Dr. Diaz notes, “Obviously, that can lead to a lot of self-esteem and psychiatric issues as well.”
To avoid these toxicities, many approaches to rectal cancer try to shrink the tumor as much as possible with chemotherapy and radiation to facilitate surgery. Drs. Cercek and Diaz surmised that immunotherapy in MMRd patients may similarly shrink the tumor to enable a more successful surgery.
But Dr. Cercek proposed going further: In patients where the immunotherapy caused the cancer to completely disappear, doctors would omit chemotherapy, radiation, and surgery – and, instead, closely monitor for any signs of recurrence. Dr. Diaz says this decision by Dr. Cercek was “a world-class moment” that promised to change the lives of patients – if it worked.
All patients in the trial must have stage 2 or 3 rectal tumors that are MMRd – which makes their cancer particularly sensitive to immunotherapy. The patients were given the checkpoint inhibitor dostarlimab (Jemperli) intravenously every three weeks, for six months.
Their tumors were closely tracked, Dr. Diaz explains, “using imaging, visualization such as endoscopy, as well as other methods.”
VIDEO | 01:56
Hear from the patients about the treatment they received. This approach helps patients’ own immune systems recognize and attack their tumors, which contain a vulnerable genetic mutation. This treatment allowed patients to be treated without surgery, radiation, or chemotherapy.
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‘I Feel Normal Again’
The results surprised even Drs. Cercek and Diaz.
“The immunotherapy shrank the tumors much faster than I expected,” says Dr. Cercek. “My research nurse Jenna Sinopoli would tell me, ‘The patient has only received one treatment and already they’re not bleeding anymore and their terrible pain has gone away.’ ”Dr. Cercek recalls: “Patients came to my office after just two or three treatments and said, ‘This is incredible. I feel normal again. ‘ ”
As the first patient to enroll in the trial, the research team was anxious that Sascha’s experience might prove to be an outlier. Sascha explains: “Before I came to MSK, oncologists at another medical center told me I needed chemo, radiation, and surgery. To instead get immunotherapy infusions every few weeks in New York with no side effects seemed like a cakewalk in comparison. ”
It turned out Sascha was not an exception. Dr. Diaz recalls his growing excitement as “the first patient had a complete response to therapy and did not need anything else. Then the second patient did not need surgery or radiation. Then the third. Pretty soon we’re at the 10th patient that had a complete response. That is incredible. ”
Patients, of course, were even more thrilled. “One young man and his family just sat in stunned silence when I told them his cancer had disappeared,” recalls Dr. Cercek. “Then they thanked us over and over.” She continues, “A young woman looked at the screen during an examination and asked, ‘Where is the tumor?’ ‘It’s gone,’ we told her. “
Dr. Cercek says: “The most exciting part of this is that every single one of our patients has only needed immunotherapy. We haven’t radiated anybody, and we haven’t put anybody through surgery. ” She continues, “They have preserved normal bowel function, bladder function, sexual function, fertility. Women have their uterus and ovaries. It’s remarkable. “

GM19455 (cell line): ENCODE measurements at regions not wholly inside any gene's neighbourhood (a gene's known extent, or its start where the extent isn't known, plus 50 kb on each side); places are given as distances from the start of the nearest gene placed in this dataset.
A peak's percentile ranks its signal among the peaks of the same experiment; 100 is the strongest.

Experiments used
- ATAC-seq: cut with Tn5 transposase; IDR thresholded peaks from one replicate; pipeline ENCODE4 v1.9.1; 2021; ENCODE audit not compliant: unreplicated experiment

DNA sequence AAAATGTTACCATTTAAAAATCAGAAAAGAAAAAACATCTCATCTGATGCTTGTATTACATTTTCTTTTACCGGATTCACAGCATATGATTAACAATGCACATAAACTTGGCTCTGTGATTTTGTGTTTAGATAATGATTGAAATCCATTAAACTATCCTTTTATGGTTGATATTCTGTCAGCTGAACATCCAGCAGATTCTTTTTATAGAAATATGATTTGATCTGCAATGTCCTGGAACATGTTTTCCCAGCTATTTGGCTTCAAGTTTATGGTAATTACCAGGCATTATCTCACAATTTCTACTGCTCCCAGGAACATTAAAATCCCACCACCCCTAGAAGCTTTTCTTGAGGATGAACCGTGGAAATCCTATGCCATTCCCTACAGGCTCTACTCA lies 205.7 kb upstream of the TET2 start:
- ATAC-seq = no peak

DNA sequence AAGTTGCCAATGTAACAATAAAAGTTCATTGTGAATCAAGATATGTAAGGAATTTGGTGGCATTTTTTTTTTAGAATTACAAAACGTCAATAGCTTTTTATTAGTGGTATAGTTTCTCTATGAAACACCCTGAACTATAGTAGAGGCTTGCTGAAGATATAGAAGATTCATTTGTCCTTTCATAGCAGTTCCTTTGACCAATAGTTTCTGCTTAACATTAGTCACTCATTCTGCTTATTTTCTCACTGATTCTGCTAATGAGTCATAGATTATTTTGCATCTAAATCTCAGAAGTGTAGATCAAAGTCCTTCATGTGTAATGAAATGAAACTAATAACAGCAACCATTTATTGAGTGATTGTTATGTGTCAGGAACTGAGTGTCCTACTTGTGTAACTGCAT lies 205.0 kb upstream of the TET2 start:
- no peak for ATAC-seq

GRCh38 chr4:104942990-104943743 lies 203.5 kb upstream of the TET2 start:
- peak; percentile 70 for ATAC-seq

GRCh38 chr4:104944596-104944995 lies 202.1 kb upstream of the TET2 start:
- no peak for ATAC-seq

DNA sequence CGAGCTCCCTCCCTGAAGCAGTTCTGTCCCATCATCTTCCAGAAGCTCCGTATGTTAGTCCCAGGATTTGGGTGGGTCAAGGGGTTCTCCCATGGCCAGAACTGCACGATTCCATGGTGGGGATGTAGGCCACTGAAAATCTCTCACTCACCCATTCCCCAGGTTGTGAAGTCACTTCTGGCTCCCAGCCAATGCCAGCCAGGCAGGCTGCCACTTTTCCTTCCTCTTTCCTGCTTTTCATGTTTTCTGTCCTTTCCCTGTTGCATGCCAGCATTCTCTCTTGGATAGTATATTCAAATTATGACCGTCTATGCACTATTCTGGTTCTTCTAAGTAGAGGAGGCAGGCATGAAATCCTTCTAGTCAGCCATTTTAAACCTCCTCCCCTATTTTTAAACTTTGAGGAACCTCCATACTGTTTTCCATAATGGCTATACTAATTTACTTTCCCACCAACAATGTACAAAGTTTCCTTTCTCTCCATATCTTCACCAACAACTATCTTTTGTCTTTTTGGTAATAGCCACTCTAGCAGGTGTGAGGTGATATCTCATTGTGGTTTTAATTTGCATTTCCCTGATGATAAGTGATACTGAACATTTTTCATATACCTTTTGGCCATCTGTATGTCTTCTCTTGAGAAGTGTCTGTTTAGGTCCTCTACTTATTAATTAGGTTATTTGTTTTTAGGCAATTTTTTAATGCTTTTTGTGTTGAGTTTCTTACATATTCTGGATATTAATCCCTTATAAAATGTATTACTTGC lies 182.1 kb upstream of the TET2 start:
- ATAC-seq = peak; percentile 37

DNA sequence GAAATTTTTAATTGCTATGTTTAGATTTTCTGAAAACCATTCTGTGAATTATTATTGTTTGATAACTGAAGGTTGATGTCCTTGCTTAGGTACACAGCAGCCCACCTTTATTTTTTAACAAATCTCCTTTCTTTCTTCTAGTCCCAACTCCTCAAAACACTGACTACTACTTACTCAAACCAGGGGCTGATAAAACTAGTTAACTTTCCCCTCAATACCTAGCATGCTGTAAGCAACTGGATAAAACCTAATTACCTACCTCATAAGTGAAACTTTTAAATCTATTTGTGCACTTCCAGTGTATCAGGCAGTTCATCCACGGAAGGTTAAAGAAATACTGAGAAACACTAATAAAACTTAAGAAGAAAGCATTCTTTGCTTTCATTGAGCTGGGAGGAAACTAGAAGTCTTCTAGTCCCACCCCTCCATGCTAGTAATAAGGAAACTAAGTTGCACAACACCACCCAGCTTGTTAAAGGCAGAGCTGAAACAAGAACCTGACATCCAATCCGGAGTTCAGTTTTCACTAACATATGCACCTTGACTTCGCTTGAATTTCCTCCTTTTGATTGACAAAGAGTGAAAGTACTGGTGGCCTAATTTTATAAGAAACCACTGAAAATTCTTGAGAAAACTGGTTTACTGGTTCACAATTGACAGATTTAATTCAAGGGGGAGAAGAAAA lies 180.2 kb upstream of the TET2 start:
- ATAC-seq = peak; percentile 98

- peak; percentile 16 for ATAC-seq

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Next Steps for Patients
Drs. Cercek and Diaz want people with rectal cancer tumors that are MMRd to know the clinical trial continues to enroll patients and is growing. Dr. Diaz says, “Our message is: Get tested if you have rectal cancer to see if the tumor is MMRd. No matter what stage the cancer is, we have a trial at MSK that may help you. And MSK has special expertise that really matters. ”
That’s particularly important for people at high risk of rectal cancer. Sascha, like eight of the people in the study, was found to have Lynch syndrome, an inherited condition that puts people at significantly higher risk of rectal, colon, and other cancers.
Lynch syndrome is associated with poorer outcomes from chemotherapy and surgery, so treatment with immunotherapy may be an important new tool.
Similarly, there has been a disturbing rise in the number of people under 50 who are diagnosed with colorectal cancer – particularly rectal cancer. Dr. Cercek says: “We are seeing more and more young people with rectal cancer, including people in their 20s in our trial. Immunotherapy might be an important new option for them. ”
MSK is also trying to help the growing number of younger patients with the Center for Young Onset Colorectal and Gastrointestinal Cancer. It is the first center in the world devoted to the specific needs of people under 50 and is co-led by Dr. Cercek.
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Potential Help for Other Cancers
As MSK’s rectal cancer trial continues, Dr. Diaz says he hopes “it’s the tip of the iceberg.” He explains that “we are investigating if this same method may help other cancers where the treatments are often life-altering and tumors can be MMRd. We are currently enrolling patients with gastric (stomach), prostate, and pancreatic cancers. ”
Dr. Diaz has coined a term for this new method of using immunotherapy alone to target MMRd tumors, calling it “immunoablative” therapy – that means using “immunotherapy to replace surgery, chemotherapy, and radiation to remove cancer.” Dr. Diaz says, “That might sound futuristic – but in this trial, we have a clinical example where that happened.”
Today, nearly two years after she began the trial and remains cancer free, Sascha continues to live a normal life. She runs a family-owned home-furnishing and interior design business and often speaks to people facing rectal and other cancers.
“My whole experience has been like a dream,” she says. “MSK research and cancer care is simply years and years ahead of where other hospitals – even really good ones – are or should be.”